The Mamidosewin Centre hosted its third annual powwow in the D-building cafeteria on Jan. 29.
This powwow was traditional in the sense that it followed a rigid schedule. Singing, dancing and a blanket ceremony were among the main attractions.
Several First Nations’ men and women were outfitted in special regalia to lead the dancing and the ceremonies.
Volunteers handed out instructional pamphlets and were available to answer any and all questions the attendees might have had.
“I was actually here in this exact same spot last year. I was a student at Ottawa U and I didn’t really know anyone, especially anyone who was themselves first nations,” said Tony Vanhooser a Mohawk First Nations from Tyendeneaga, who is currently employed with the Mamidosewin Centre. “Then after the pow wow, my circle had completely blossomed, I suddenly knew all of these different people from all sorts of different nations.”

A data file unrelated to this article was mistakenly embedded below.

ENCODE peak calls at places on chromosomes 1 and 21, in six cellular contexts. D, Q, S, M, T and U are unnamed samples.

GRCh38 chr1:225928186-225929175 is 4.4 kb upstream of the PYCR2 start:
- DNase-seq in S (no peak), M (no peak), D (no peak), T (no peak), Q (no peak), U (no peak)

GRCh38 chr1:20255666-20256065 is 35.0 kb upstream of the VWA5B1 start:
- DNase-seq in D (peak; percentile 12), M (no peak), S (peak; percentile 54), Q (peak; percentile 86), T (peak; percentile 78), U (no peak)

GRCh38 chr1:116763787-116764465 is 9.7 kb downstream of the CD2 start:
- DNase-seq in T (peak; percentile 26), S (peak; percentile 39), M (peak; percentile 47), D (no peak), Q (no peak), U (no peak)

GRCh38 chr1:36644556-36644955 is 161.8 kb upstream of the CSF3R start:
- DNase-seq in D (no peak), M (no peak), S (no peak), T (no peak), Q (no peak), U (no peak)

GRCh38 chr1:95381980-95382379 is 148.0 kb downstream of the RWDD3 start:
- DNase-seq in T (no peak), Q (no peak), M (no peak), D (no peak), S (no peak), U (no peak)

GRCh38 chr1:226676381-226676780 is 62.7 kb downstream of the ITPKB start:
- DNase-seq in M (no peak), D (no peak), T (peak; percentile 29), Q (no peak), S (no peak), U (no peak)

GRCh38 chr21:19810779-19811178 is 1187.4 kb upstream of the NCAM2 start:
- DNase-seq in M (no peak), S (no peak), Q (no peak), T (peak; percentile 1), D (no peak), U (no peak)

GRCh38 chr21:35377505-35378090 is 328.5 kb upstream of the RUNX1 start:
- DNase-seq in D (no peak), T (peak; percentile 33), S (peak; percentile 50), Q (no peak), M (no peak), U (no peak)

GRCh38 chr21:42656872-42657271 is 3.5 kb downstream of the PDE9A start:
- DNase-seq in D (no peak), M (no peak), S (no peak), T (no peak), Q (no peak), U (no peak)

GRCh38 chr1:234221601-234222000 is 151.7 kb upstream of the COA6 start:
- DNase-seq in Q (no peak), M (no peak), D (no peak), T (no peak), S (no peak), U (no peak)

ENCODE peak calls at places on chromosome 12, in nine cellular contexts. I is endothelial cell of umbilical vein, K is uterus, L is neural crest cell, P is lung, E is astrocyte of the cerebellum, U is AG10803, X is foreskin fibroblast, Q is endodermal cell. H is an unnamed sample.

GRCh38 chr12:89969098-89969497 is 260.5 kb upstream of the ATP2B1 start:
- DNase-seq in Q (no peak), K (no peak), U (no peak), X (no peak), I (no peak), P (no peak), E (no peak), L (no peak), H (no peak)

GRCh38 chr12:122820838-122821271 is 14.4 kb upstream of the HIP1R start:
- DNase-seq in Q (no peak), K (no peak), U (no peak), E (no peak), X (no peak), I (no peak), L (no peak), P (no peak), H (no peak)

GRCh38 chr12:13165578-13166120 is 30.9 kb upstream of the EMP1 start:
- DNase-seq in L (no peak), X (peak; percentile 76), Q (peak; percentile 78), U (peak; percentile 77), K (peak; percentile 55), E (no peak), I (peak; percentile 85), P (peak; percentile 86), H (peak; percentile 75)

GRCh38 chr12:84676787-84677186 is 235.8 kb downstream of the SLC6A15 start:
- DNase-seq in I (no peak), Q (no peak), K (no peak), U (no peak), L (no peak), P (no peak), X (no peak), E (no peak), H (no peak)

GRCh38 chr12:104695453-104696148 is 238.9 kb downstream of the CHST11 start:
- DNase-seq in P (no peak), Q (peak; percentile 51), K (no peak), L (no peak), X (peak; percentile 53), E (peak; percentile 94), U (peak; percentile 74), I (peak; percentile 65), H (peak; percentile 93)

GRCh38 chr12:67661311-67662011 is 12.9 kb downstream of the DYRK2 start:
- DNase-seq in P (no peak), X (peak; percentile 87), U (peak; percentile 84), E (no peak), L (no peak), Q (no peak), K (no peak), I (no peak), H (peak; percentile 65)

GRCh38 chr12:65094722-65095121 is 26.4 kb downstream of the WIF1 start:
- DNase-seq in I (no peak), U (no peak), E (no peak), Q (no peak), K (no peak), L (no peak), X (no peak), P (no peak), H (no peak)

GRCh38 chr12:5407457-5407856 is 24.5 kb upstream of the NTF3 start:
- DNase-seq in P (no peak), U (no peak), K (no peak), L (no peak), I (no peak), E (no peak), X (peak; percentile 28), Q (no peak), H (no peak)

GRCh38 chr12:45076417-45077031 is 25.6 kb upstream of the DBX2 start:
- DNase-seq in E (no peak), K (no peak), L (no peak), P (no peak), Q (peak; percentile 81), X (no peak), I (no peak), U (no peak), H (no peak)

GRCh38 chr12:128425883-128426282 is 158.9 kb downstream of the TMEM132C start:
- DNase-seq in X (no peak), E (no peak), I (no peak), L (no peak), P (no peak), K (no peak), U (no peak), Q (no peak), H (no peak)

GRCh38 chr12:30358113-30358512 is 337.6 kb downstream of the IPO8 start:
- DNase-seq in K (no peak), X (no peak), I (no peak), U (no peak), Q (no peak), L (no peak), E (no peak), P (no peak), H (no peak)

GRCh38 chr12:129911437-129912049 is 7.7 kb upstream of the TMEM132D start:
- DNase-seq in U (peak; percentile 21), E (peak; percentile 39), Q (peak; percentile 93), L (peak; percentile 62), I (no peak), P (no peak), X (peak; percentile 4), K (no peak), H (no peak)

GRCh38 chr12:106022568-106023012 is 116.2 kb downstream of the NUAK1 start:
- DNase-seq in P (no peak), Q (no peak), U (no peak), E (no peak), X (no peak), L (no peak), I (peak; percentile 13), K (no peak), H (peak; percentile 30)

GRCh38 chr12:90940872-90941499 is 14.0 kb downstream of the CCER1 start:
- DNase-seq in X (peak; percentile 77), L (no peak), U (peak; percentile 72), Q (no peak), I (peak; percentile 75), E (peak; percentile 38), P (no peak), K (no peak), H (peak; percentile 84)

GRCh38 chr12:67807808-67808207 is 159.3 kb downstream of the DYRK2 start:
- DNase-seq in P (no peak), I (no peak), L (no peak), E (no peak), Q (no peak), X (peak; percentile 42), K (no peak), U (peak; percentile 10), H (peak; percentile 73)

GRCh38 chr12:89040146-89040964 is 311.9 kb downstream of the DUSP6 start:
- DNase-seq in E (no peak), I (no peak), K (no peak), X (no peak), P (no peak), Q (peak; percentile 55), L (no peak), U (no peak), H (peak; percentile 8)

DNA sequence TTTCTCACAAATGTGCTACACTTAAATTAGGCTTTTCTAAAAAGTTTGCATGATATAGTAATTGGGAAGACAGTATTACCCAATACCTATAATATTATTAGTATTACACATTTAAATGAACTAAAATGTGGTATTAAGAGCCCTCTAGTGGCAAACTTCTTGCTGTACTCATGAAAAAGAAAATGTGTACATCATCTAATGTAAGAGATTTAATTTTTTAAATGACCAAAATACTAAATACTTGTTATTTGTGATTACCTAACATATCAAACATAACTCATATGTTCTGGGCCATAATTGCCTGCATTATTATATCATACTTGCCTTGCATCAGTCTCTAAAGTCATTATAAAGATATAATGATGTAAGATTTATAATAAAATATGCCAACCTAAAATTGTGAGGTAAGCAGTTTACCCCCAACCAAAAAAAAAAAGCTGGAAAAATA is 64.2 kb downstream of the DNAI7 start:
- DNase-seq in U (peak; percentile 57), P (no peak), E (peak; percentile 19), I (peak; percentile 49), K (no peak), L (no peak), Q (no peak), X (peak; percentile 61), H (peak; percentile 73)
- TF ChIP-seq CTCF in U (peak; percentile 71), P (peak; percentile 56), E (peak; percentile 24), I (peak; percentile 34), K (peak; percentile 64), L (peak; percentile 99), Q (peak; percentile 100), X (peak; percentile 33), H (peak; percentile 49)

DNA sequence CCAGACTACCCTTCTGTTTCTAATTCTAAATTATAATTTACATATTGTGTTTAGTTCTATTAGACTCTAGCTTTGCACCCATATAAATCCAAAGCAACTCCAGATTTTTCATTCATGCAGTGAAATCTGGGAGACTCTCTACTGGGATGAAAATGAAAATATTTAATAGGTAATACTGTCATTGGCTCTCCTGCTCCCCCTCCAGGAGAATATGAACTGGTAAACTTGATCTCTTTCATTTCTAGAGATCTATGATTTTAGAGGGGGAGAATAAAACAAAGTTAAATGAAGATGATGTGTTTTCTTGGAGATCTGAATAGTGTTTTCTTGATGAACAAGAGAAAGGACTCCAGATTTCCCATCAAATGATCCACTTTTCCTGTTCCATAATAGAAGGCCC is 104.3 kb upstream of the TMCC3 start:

While powwows are traditionally a social gathering and typically don’t serve any particular utility, the annual powwow hosted by the Mamidosewin Centre is the centre’s attempt to reach out to any First Nations students who may not be aware of the Aboriginal representation at the college.
“The Mamidosewin Centre is amazing, it’s a large community filled with the nicest people you’ll ever meet and really that is the point of events like these,” said Vanhooser. “To let people know that there is a great aboriginal presence at the college, that the partnership between the school and the aboriginal staff and students is strong and respectful.”
Any and all were welcomed to participate or spectate. Powwows are ultimately a tool to bring together First Nations people and educate others about the rich culture.
“It’s great, I’ve never really seen anything like it,” said Rebecca Green, a first-year animation student.
“You can feel the energy and excitement from the performers. It seems really fun, like a great way to get people together.”